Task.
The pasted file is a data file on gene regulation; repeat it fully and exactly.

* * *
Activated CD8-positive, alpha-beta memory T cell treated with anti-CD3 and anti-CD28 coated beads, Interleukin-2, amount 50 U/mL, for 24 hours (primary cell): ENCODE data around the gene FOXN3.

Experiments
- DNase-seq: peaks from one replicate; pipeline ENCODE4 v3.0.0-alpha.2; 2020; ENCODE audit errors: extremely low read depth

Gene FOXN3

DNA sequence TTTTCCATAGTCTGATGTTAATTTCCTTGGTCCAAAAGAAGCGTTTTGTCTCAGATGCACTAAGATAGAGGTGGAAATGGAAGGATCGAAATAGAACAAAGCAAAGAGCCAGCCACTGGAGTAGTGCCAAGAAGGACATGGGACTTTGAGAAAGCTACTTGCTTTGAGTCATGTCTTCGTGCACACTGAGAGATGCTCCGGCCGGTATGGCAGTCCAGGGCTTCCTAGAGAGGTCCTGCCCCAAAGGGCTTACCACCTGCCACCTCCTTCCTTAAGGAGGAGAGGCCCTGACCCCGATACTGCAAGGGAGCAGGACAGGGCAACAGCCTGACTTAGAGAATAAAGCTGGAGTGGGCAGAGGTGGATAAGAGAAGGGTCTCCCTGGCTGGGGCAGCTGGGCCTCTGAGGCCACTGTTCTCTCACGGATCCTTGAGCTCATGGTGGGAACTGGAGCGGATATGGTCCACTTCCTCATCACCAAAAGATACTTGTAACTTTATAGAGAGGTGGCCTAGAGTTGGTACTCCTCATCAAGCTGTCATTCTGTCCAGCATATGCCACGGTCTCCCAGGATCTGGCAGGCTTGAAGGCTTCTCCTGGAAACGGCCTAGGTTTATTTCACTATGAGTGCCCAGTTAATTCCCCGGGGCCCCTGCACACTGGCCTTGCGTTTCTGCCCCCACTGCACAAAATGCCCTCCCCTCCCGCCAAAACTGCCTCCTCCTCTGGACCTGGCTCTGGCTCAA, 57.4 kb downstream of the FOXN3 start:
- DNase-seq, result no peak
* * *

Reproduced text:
Activated CD8-positive, alpha-beta memory T cell treated with anti-CD3 and anti-CD28 coated beads, Interleukin-2, amount 50 U/mL, for 24 hours (primary cell): ENCODE data around the gene FOXN3.

Experiments
- DNase-seq: peaks from one replicate; pipeline ENCODE4 v3.0.0-alpha.2; 2020; ENCODE audit errors: extremely low read depth

Gene FOXN3

DNA sequence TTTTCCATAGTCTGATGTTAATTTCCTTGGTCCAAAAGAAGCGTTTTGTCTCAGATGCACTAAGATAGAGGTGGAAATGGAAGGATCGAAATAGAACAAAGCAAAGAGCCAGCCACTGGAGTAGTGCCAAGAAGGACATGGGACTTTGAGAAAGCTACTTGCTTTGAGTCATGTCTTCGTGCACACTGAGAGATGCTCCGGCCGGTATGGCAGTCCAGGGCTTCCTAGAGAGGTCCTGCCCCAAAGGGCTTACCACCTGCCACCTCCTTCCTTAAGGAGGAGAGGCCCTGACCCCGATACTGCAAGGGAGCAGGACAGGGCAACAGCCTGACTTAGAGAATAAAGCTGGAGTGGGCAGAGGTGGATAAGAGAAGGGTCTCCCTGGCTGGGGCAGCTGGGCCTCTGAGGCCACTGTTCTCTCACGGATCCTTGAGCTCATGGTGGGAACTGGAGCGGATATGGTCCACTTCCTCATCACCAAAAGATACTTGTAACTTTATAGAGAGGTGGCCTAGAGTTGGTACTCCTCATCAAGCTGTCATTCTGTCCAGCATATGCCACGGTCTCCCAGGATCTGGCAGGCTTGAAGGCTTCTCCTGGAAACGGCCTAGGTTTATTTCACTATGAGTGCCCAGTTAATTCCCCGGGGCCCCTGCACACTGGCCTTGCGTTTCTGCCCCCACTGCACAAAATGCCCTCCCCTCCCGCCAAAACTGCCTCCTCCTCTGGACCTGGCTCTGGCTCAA, 57.4 kb downstream of the FOXN3 start:
- DNase-seq, result no peak